To learn more about Love Goes Jon donated for, visit the website: lovegoes.org

You thought 2020 was a dumpster?  10 memes to kick off 2021

Mary Tobin

Mary Tobin grew up watching her mother do everything in her power to help those in need – even when her own family didn’t have much. At the age of 17, she left Atlanta, Georgia to attend the United States Military Academy at West Point. In her third year of training, September 11th changed the course of her career drastically. She posted to Iraq six months after graduation: the only woman and black officer in her unit.

“Everything I’ve ever learned about leadership, I learned on that first mission,” says Mary, who also earned her the Combat Action Badge. She did a second assignment in Iraq with the Combat Aviation Brigade before becoming the chief of a military intelligence unit in South Korea. It wasn’t long before the injuries she suffered in Iraq caught up with her: she ended her 10-year career. For the first time, Mary was a soldier without a mission.

Driven by the commitment she made at West Point to a lifetime of selfless service to the nation, Mary began working with volunteer organizations that supported veterans, women of color, and the homeless. including USA Cares and Community Solutions. “I had to feel like I was making a positive impact on someone or something,” she explains. “I’ve served with some pretty amazing people. I want to live a life worthy of those who gave their lives for our freedom. “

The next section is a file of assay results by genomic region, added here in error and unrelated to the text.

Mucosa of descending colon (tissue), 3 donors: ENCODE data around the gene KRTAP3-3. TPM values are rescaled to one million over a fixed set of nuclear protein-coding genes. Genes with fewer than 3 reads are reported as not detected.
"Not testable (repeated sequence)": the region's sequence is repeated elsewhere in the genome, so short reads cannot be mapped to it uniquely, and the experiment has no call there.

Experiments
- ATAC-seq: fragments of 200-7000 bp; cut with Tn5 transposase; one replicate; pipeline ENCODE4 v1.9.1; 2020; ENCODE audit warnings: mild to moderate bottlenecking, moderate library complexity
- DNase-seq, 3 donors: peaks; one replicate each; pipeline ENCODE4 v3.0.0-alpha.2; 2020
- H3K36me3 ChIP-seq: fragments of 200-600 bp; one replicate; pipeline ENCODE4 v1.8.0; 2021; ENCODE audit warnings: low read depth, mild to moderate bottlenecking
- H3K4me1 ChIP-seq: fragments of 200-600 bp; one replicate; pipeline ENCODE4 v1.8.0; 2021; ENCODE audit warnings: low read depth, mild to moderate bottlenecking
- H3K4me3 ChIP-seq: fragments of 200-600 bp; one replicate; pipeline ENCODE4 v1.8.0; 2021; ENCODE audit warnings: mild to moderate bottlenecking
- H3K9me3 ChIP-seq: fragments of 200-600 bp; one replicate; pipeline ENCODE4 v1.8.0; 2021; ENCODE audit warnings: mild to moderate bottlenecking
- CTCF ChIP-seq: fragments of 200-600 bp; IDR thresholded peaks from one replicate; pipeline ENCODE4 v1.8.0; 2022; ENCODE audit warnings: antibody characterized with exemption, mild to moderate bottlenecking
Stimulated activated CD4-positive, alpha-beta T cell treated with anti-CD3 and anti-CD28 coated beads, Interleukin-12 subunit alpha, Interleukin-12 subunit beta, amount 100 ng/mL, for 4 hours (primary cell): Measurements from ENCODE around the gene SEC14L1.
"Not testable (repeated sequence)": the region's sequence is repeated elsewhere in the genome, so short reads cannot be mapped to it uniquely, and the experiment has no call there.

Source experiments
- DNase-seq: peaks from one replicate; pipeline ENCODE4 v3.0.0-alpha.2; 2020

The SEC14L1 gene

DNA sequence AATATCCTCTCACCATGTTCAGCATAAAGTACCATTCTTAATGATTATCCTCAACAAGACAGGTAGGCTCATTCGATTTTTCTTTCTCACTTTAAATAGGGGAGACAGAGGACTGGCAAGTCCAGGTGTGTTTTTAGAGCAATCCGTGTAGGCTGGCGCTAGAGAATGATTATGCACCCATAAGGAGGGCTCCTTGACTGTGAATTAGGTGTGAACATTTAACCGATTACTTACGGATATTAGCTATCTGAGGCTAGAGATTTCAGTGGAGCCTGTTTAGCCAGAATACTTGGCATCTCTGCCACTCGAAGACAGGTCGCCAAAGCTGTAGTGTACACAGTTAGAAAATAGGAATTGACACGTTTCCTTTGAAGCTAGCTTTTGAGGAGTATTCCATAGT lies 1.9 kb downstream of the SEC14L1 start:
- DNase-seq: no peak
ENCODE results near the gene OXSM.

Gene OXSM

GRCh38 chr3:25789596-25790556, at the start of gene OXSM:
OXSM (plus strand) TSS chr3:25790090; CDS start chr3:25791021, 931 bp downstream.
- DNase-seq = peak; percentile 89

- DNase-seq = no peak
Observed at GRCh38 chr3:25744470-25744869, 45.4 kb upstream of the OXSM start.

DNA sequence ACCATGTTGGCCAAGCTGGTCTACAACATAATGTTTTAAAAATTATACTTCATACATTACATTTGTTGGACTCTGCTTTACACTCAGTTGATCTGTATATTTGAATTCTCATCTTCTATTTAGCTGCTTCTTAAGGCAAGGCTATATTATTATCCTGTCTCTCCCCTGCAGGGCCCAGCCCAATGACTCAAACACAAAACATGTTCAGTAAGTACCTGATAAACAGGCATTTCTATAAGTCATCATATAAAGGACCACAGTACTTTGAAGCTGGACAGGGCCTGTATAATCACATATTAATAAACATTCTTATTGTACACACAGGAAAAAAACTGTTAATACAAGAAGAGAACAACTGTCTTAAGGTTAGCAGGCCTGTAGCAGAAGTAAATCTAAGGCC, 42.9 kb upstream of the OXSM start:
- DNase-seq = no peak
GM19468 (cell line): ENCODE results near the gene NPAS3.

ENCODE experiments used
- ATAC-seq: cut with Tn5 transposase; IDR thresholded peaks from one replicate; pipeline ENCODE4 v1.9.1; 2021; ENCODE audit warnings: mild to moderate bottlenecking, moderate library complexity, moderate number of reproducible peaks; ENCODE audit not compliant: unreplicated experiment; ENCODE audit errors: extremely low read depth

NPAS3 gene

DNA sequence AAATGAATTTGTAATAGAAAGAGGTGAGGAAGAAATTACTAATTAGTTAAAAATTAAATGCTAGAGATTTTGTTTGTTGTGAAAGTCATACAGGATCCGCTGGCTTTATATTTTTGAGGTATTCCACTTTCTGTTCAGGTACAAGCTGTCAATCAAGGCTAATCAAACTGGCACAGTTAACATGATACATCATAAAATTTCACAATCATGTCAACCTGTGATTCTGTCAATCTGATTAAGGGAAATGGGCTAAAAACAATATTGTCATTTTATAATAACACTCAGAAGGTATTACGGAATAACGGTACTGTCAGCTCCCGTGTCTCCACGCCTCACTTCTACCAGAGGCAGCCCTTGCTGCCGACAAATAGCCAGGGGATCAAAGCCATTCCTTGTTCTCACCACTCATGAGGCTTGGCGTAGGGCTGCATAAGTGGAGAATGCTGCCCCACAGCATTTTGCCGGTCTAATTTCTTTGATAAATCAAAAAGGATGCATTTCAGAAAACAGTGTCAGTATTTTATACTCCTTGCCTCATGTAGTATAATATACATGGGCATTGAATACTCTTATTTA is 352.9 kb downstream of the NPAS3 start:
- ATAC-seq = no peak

Mary has selected The Mission Continues as a charity, where she currently serves as the executive director. Mission Continues: is a national not-for-profit that empowers veterans to become leaders in their communities and supports efforts to transform the neighborhood. “I’m a product of what happens when you stop calling me broken and tell me I’m strong,” she says. “There are millions of ‘little Marys’ out there who need THIS Mary to remind them that they can be anything they want. It’s the least I can do. “

To learn more about The Mission Continues, visit https://missioncontinues.org/.

In addition to granting grants to these veterans’ nonprofits, Evan Williams has given over $ 0,000 to 501c3 organizations that have served veterans and the wider military community for the past five years. And while that’s by no means generous, they’re not done yet.

Visit American-MadeHeroes.com to learn more about the foundation.

Thank you Evan Williams for not just throwing a patriotic picture on your bottle. Thank you for honoring veterans by putting them right next to your brand and giving them to organizations that serve those who have served.

This post was sponsored by Evan Williams.